Professor Robert Winston marks Trust's first anniversary of Schwartz Rounds
Professor Robert Winston has marked a year of sessions for Imperial College Healthcare Trust staff to talk about the emotional and social challenges of caring for patients, by attending a panel discussion with clinicians and managers on overcoming adversity in their working lives.
The sessions, known as ‘Schwartz Rounds’, are a globally recognised forum in which staff can share their stories of working in a hospital and offer support to one another. In doing so staff at every level of the organisation are able to share the emotional burden of their jobs and feel more supported.
More than 500 members of staff have attended the 14 Schwartz Rounds held at the Trust this year including consultants, nurses, physiotherapists, laboratory technicians, psychologist, discharge coordinators and palliative care staff. Topics discussed have included:
• a patient I’ll never forget
• what will be, will be
• why I do the work I do
• when I made a difference
• shattered expectations
• making decisions on the spot
Feedback has shown that the Rounds have helped staff to feel more connected to their colleagues, with 95 per cent feeling the group discussion was useful for them and 94 per cent planning to attend another session.
Lord Winston said:
“Hospitals are challenging places to work so it is vital that staff have an outlet through which to channel the emotional stresses and strains of the job. It’s clear that the Schwartz Rounds have made a significant difference to staff at the Trust and I am pleased to be able to mark the first anniversary by sharing experiences of my own.”
Dr Tracey Batten, chief executive of Imperial College Healthcare NHS Trust, said:
“The Schwartz Rounds have proved extremely valuable and have helped to build a greater sense of connectivity and community between staff from all parts of the Trust. We are very grateful to both Macmillan Cancer Support and Imperial College Healthcare Charity whose support has allowed us to establish this forum.”
May Nel, a respiratory physiotherapist who volunteered to take part in the first Trust Schwartz Round, said:
“The whole experience of the Schwartz Round convinced me I’m not alone in suppressing my feelings at work. The pent up emotions can have a negative impact on how we interact with colleagues and patients so having a safe space to release some of this tension is a real benefit for staff. It’s so important to maintain your emotional well-being if you want to cope and thrive professionally in a healthcare environment.
“The Schwartz Round helped me to lighten my emotional load. Everyone had the opportunity to hear how others are affected by their working environments, and to empathise. It certainly helped me to realise I’m not weak or crazy for having certain feelings – they’re perfectly human.”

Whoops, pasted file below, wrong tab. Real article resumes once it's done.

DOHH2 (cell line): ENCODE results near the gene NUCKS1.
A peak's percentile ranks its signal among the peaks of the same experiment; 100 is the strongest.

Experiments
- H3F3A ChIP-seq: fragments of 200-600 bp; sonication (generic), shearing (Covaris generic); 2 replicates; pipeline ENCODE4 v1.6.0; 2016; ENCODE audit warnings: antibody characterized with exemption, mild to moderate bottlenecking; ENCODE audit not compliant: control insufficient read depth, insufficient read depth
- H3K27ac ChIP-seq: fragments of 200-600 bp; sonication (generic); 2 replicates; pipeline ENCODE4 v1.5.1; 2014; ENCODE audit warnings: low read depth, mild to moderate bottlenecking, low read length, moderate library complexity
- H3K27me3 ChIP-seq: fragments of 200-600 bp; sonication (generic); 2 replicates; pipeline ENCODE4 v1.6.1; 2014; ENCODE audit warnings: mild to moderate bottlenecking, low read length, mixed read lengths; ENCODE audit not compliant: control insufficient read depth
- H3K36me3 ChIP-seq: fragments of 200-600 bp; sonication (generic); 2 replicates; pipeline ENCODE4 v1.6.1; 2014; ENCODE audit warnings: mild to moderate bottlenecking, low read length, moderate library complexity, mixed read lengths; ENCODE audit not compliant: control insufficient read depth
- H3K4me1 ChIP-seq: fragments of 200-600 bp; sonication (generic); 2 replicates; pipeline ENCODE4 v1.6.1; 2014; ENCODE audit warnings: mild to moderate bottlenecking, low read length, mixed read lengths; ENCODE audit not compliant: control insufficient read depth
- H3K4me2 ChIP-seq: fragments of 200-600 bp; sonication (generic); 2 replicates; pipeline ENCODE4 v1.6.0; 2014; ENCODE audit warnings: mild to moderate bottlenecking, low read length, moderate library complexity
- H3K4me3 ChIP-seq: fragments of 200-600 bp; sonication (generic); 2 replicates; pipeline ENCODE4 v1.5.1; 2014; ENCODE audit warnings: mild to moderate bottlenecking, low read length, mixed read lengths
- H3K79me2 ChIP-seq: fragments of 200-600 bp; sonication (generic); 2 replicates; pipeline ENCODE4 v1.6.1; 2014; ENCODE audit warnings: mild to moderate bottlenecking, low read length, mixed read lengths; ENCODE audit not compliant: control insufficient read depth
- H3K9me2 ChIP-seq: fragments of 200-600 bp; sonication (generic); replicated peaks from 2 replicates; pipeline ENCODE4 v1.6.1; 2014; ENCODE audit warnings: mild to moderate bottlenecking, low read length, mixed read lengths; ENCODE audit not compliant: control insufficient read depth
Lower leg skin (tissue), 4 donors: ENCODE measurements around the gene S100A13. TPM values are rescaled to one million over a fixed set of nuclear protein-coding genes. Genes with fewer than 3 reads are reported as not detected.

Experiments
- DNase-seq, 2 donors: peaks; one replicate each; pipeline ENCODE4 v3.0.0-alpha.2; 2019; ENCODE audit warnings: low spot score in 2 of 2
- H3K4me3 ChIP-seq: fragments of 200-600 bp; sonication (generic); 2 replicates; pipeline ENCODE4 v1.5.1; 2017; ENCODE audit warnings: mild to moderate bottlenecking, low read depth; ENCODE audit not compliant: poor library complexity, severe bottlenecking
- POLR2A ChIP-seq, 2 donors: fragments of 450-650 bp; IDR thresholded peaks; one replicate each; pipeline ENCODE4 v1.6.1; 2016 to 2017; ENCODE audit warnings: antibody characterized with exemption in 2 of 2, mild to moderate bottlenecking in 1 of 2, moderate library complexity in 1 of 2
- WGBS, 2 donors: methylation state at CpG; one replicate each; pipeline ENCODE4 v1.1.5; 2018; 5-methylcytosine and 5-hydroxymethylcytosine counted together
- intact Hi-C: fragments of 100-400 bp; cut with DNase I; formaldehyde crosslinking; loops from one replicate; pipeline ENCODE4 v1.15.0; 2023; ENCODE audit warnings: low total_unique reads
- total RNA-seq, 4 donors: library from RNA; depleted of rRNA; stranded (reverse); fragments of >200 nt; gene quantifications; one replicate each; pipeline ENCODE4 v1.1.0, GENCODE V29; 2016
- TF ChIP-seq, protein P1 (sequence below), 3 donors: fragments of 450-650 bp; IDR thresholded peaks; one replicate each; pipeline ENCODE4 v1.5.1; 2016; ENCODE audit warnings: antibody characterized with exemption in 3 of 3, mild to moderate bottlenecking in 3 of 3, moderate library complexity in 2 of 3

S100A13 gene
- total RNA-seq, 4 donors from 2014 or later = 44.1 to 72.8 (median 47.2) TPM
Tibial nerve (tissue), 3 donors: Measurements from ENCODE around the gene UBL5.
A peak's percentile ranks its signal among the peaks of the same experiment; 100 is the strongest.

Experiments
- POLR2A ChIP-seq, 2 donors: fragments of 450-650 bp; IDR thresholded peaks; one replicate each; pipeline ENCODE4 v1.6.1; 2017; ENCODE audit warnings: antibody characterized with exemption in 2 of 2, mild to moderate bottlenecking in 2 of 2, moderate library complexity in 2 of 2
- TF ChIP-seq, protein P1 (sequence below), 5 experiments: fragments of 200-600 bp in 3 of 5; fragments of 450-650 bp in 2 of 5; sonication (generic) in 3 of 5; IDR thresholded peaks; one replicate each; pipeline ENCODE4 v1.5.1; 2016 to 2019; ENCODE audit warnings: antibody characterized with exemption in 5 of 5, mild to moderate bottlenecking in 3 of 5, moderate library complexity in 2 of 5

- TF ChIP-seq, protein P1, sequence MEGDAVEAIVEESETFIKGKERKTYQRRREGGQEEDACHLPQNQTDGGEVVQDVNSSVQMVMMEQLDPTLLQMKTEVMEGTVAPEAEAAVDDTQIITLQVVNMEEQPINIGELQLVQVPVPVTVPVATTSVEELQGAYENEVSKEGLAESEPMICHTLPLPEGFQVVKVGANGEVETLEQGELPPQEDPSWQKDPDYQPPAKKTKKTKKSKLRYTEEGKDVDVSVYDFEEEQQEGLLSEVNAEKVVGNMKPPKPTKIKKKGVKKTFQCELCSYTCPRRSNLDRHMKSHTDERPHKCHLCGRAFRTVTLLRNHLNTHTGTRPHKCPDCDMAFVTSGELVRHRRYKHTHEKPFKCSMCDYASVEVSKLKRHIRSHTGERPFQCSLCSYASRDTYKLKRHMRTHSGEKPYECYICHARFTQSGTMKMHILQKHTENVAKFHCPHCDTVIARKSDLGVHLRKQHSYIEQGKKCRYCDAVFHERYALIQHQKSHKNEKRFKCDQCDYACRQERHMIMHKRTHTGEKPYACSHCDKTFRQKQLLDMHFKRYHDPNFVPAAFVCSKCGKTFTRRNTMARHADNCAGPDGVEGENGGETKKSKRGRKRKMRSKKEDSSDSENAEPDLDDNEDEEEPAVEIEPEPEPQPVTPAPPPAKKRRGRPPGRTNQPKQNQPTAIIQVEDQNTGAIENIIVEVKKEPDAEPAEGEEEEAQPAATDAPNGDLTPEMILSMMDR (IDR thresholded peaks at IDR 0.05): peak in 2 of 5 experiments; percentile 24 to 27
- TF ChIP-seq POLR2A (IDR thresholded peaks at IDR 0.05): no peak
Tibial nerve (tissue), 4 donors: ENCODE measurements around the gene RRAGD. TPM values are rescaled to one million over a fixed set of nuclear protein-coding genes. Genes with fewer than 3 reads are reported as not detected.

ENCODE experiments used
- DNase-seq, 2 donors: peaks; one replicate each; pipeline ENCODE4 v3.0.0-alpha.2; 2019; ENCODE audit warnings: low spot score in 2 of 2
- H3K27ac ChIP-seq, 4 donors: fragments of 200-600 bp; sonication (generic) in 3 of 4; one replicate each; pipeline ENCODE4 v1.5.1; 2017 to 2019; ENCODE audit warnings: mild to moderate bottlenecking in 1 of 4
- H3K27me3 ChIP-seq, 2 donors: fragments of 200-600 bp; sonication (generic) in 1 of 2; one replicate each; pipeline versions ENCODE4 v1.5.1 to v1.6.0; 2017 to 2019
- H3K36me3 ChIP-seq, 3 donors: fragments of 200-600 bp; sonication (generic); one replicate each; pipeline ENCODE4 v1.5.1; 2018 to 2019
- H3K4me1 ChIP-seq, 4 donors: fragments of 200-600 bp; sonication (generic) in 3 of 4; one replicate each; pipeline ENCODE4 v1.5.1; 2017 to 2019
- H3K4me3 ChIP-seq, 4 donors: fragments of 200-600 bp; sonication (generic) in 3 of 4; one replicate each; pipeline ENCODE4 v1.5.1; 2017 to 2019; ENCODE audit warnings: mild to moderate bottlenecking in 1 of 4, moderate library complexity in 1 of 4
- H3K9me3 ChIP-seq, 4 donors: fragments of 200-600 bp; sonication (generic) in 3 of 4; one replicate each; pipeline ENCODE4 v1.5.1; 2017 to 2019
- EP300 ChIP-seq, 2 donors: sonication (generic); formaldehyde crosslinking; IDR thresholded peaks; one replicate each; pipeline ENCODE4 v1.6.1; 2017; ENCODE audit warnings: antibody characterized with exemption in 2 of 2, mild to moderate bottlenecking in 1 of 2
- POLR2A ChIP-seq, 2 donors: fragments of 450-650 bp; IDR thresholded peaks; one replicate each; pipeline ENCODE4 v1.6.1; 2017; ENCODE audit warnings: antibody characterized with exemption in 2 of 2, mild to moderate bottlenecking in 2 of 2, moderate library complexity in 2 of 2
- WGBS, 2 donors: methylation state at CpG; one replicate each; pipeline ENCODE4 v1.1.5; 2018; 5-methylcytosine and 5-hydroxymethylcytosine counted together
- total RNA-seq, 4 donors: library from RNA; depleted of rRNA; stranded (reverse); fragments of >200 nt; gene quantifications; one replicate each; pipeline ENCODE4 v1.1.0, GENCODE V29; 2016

The Schwartz Rounds at the Trust are funded by Macmillan Cancer Support and Imperial College Healthcare Charity.
Notes to editors
1. Schwartz Rounds were developed in Boston USA, to promote compassion in healthcare, at the request of Kenneth Schwartz, a prominent lawyer who had cancer and observed the personal side of staff looking after him. Schwartz Rounds offer staff from all disciplines, both clinical and non-clinical, a safe and reliable space to reflect.
2. Schwartz Rounds follow a standard model to ensure that they can be replicated across settings. They normally take place once a month for an hour and comprise a panel of three or four staff who share their experiences for the first 15-20 minute before trained facilitators lead an open discussion. They do this by asking participants to share their thoughts and reflections on the stories. The key skill is for the facilitators to steer the discussion in such a way that it remains reflective and does not become a space to solve problems.
3. Schwartz Rounds were brought to the UK in 2009 by the Point of Care programme at The King’s Fund and continue to be implemented by the Point of Care Foundation.
4. Read more about May Nel’s experience of Schwartz Rounds on her blog for the Trust.
5. Macmillan and Imperial College Healthcare NHS Trust have been working together for 20 years to improve cancer patient experience. There are now around 50 Macmillan professionals working at the Trust – including 27 clinical nurse specialists, as well as speech therapists, counsellors and a consultant in cancer rehabilitation. In 2014, work began to develop a more strategic partnership between the two organisations, to build on the already excellent survival rates being delivered by Imperial College Healthcare, whilst responding to feedback gained from the National Cancer Patient Experience Survey that services could be improved by providing a more joined-up, compassionate and personalised level of care. The Macmillan Navigator service is an example of this. You can find out more about Macmillan Cancer Support and the partnership with Imperial College Healthcare NHS Trust at www.Macmillan.org.uk.
6. Imperial College Healthcare Charity raises funds for five London hospitals within Imperial College Healthcare NHS Trust: Charing Cross, Hammersmith, Queen Charlotte’s & Chelsea, St Mary’s and Western Eye hospitals. Since 2009, the charity has awarded over £20 million in grants to over 400 pieces of clinical research and healthcare projects across the hospitals, all of which aim to improve patient healthcare www.imperialcharity.org.uk